This past Sunday, I drove around Jersey City with the Jersey City Landmarks Conservancy to survey homes, businesses, and assorted properties redeveloped in an aesthetically- and historically-minded fashion over the past year. Jersey City’s bounty of interesting, beautiful buildings astounded me. These treasures exist well beyond the sanctioned historic districts and the increasing affluent downtown.
Well south of Journal Square, in a notorious, crime-ridden pocket of the city, I walked along a three-block street of lovely, red-brick row homes with ornate cornices and tall front stoops. While some houses cried for a loving hand to restore them to their past glory, other homes were well-maintained with small front gardens and freshly painted iron gates. If Jersey City continues to be a residential choice, all the homes will receive much-deserved attention and care.
Jersey City’s neighborhoods hold former fraternal lodges, mothballed warehouses, hulking industrial structures, and the past homes of prominent, yet oft-forgotten physicians, businessmen, attorneys, and politicians. These spaces carry the spirit and essence of history. Unfortunately, walking through Jersey City, one would barely know it.
Jersey City does a terrible job preserving its heritage and built environment. It does little to nothing to promote the history of the city and to foster a shared identity and culture for its residents. For instance, residents in sections of today’s Bergen-Lafayette neighborhood spoke Dutch well into the nineteenth century. An evangelical congregation presently worships in a former Dutch Reformed church. No plaque memorizes this past culture and population. These facts and this history only survive in the conversations of a handful of enthusiasts and antiquarians.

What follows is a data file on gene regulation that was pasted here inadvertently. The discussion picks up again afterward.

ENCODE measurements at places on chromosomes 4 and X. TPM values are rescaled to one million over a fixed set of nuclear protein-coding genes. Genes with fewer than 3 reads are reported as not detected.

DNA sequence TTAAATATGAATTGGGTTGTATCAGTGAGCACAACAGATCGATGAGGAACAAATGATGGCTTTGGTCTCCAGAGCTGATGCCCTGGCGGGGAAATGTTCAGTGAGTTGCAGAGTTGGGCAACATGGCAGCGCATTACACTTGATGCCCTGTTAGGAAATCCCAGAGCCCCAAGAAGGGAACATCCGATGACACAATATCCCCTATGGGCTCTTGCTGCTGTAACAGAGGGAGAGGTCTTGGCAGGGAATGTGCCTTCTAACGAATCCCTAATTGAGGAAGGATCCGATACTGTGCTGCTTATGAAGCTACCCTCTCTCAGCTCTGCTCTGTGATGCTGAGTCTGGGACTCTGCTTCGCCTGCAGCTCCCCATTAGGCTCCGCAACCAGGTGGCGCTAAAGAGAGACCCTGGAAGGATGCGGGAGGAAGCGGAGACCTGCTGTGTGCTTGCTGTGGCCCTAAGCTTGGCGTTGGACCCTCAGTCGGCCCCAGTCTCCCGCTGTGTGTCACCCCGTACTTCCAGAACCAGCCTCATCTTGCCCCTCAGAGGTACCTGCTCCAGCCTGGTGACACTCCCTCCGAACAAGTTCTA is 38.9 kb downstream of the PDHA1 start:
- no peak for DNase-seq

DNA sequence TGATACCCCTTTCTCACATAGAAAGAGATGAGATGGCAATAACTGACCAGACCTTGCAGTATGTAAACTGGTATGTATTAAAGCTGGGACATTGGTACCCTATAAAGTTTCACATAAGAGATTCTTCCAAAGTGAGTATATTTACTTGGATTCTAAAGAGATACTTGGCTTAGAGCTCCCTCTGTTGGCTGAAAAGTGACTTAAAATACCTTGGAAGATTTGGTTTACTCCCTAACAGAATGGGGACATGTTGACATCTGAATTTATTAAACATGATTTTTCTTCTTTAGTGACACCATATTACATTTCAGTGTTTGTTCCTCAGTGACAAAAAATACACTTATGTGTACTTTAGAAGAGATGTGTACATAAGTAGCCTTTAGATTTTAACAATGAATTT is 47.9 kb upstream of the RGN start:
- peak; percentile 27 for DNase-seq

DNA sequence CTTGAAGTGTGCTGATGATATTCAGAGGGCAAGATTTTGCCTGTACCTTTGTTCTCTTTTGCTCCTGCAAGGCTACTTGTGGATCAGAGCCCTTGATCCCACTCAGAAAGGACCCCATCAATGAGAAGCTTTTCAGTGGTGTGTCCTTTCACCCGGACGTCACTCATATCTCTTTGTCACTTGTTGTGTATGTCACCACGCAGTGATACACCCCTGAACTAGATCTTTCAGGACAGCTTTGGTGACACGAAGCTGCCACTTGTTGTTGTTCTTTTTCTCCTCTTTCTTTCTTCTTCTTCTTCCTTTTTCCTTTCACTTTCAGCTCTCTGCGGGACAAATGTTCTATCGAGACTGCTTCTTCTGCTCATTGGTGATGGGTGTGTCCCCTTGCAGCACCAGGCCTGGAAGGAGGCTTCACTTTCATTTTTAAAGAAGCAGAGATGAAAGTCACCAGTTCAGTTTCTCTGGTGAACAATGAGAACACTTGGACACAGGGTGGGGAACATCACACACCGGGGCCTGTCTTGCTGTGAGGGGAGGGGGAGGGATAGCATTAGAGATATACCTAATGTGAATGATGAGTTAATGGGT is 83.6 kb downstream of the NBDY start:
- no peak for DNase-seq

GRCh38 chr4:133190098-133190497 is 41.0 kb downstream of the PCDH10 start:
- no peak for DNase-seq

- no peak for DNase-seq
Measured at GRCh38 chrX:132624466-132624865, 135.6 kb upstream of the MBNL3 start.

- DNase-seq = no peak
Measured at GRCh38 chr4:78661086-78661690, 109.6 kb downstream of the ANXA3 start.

The Jersey City Museum closed its doors in 2010. No viable plans exist for the institution to reopen. The Loew’s Jersey Theatre was saved from demolition by community activists in 1986, and volunteers and the Friends of the Loew’s have managed the Theatre on a shoestring budget for the past thirty years. Out of sheer pettiness, the city government attempted to yank grant funds from the Loew’s, preventing it from making crucial repairs.
Presently, Jersey City is experiencing a period of investment and redevelopment. This provides the city with a great opportunity to improve itself in the immediate future and to craft a vision for itself. The government seems unwilling or incapable of seizing the moment. All construction is concerned with quick profits at the expense of true, long-term investment. The future merits no concern. Forget about history.
Considering the current passions of American society, this should not be surprising. If anything, it should be depressingly predictable. On the day of President Trump’s inauguration, news stories reported that his incoming administration planned on cutting all funding for the National Endowment for the Arts, the National Endowment for the Humanities, and the Corporation for Public Broadcasting. President Trump and his political allies know that such action carries almost no political risk: Americans place little value on the arts, culture, and intellectual discourse.
How can this disheartening, dark state of affairs improve? How might a cultural change be effected? How might we as a city, as a nation, as a people begin to recognize, understand, and celebrate our history and creativity? All ideas are welcome.
My suggestion: Jersey City residents need to rethink their relationship with the city and re-imagine their own identity. They should think of themselves as citizens with duties and obligations. Citizens press government employees and elected officials to recognize and address their needs and demands. Citizens value their community and its history. Citizens are not passive. If Jersey City residents transform themselves into citizens, maybe we’ll get the government which we deserve and need. Maybe, we can help Jersey City reach its potential.